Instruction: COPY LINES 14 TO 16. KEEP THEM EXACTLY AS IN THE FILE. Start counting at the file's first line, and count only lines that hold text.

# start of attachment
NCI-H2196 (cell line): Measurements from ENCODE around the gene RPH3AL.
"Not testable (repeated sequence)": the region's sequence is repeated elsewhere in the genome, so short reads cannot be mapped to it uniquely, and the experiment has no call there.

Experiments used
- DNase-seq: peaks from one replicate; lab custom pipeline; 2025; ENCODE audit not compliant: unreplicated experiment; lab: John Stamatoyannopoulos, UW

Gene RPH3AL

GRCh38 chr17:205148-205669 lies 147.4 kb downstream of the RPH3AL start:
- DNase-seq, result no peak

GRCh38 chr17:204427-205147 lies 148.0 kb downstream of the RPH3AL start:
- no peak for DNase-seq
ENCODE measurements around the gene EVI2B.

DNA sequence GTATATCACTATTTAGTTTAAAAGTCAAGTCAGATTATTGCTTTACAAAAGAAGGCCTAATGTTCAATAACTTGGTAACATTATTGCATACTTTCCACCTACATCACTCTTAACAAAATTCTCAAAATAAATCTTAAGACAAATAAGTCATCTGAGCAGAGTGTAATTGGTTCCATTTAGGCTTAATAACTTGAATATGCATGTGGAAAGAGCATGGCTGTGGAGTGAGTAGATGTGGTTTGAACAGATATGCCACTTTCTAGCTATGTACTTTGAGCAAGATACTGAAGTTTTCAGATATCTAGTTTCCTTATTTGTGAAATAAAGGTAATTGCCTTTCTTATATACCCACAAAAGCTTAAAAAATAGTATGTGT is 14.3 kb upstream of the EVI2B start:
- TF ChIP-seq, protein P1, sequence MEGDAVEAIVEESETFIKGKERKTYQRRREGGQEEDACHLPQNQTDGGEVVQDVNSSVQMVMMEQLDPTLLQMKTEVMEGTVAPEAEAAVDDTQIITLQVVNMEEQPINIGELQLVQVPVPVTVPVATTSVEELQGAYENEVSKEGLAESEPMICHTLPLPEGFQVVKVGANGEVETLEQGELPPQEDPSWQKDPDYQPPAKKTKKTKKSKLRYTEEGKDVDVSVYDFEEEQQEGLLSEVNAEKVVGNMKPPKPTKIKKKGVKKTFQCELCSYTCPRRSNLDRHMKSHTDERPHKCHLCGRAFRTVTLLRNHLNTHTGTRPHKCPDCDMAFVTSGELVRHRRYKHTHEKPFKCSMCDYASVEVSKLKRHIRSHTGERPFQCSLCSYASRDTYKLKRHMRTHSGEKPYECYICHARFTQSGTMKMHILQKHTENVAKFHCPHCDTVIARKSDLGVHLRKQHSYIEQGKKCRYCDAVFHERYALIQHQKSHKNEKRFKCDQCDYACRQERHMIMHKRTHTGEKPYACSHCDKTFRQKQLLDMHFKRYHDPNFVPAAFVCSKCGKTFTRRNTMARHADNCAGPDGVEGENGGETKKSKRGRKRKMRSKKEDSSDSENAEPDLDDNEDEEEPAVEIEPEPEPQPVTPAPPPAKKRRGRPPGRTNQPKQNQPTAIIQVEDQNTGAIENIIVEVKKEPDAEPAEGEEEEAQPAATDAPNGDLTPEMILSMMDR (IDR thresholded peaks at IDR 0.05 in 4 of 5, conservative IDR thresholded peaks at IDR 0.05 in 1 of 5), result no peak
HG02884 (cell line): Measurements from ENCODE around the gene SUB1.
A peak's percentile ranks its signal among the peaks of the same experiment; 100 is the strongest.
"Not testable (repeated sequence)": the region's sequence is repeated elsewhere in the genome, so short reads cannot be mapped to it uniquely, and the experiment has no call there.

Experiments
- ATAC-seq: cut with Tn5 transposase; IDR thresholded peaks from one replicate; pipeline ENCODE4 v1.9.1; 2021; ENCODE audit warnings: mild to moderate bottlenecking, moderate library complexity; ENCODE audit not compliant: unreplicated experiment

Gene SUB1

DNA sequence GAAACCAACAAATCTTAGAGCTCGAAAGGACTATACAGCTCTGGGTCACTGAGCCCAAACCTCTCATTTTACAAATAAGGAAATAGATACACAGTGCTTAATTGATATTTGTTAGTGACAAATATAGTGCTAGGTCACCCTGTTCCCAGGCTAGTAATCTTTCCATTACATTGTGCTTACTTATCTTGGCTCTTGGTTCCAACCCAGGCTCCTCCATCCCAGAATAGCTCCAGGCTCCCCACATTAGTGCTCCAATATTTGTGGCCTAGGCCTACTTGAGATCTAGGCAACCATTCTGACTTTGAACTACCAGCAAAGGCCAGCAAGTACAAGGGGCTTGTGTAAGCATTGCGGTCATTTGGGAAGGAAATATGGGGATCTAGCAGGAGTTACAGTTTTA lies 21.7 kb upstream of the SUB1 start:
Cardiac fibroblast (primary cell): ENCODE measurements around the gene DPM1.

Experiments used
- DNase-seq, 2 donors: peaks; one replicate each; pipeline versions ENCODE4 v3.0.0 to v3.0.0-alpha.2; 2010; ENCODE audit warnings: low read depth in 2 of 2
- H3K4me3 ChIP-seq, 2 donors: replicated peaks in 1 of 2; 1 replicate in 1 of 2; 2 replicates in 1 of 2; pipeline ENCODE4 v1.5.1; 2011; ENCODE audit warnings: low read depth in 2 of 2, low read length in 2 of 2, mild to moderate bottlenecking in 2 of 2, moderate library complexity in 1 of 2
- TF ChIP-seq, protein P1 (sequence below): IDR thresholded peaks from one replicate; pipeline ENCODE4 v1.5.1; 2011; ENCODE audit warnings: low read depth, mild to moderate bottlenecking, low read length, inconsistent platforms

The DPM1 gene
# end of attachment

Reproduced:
A peak's percentile ranks its signal among the peaks of the same experiment; 100 is the strongest.
"Not testable (repeated sequence)": the region's sequence is repeated elsewhere in the genome, so short reads cannot be mapped to it uniquely, and the experiment has no call there.

Experiments